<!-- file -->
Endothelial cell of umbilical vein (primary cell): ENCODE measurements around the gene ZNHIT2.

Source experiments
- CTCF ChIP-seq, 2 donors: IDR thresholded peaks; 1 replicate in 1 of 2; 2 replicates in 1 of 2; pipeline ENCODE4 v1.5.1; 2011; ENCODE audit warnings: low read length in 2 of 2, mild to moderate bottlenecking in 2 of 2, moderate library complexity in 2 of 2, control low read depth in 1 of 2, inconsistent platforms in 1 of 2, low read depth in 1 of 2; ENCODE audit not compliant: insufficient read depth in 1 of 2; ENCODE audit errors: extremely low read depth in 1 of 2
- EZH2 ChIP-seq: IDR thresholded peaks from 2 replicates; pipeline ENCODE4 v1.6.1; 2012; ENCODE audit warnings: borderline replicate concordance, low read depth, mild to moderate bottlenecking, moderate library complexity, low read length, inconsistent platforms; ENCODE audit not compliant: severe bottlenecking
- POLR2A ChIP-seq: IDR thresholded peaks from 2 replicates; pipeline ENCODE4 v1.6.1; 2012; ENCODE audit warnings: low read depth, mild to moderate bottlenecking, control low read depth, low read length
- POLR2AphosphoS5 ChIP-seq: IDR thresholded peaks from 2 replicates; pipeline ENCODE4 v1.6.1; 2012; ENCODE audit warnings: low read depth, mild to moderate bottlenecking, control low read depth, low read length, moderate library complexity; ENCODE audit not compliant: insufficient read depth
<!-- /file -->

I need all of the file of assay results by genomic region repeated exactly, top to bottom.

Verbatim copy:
Endothelial cell of umbilical vein (primary cell): ENCODE measurements around the gene ZNHIT2.

Source experiments
- CTCF ChIP-seq, 2 donors: IDR thresholded peaks; 1 replicate in 1 of 2; 2 replicates in 1 of 2; pipeline ENCODE4 v1.5.1; 2011; ENCODE audit warnings: low read length in 2 of 2, mild to moderate bottlenecking in 2 of 2, moderate library complexity in 2 of 2, control low read depth in 1 of 2, inconsistent platforms in 1 of 2, low read depth in 1 of 2; ENCODE audit not compliant: insufficient read depth in 1 of 2; ENCODE audit errors: extremely low read depth in 1 of 2
- EZH2 ChIP-seq: IDR thresholded peaks from 2 replicates; pipeline ENCODE4 v1.6.1; 2012; ENCODE audit warnings: borderline replicate concordance, low read depth, mild to moderate bottlenecking, moderate library complexity, low read length, inconsistent platforms; ENCODE audit not compliant: severe bottlenecking
- POLR2A ChIP-seq: IDR thresholded peaks from 2 replicates; pipeline ENCODE4 v1.6.1; 2012; ENCODE audit warnings: low read depth, mild to moderate bottlenecking, control low read depth, low read length
- POLR2AphosphoS5 ChIP-seq: IDR thresholded peaks from 2 replicates; pipeline ENCODE4 v1.6.1; 2012; ENCODE audit warnings: low read depth, mild to moderate bottlenecking, control low read depth, low read length, moderate library complexity; ENCODE audit not compliant: insufficient read depth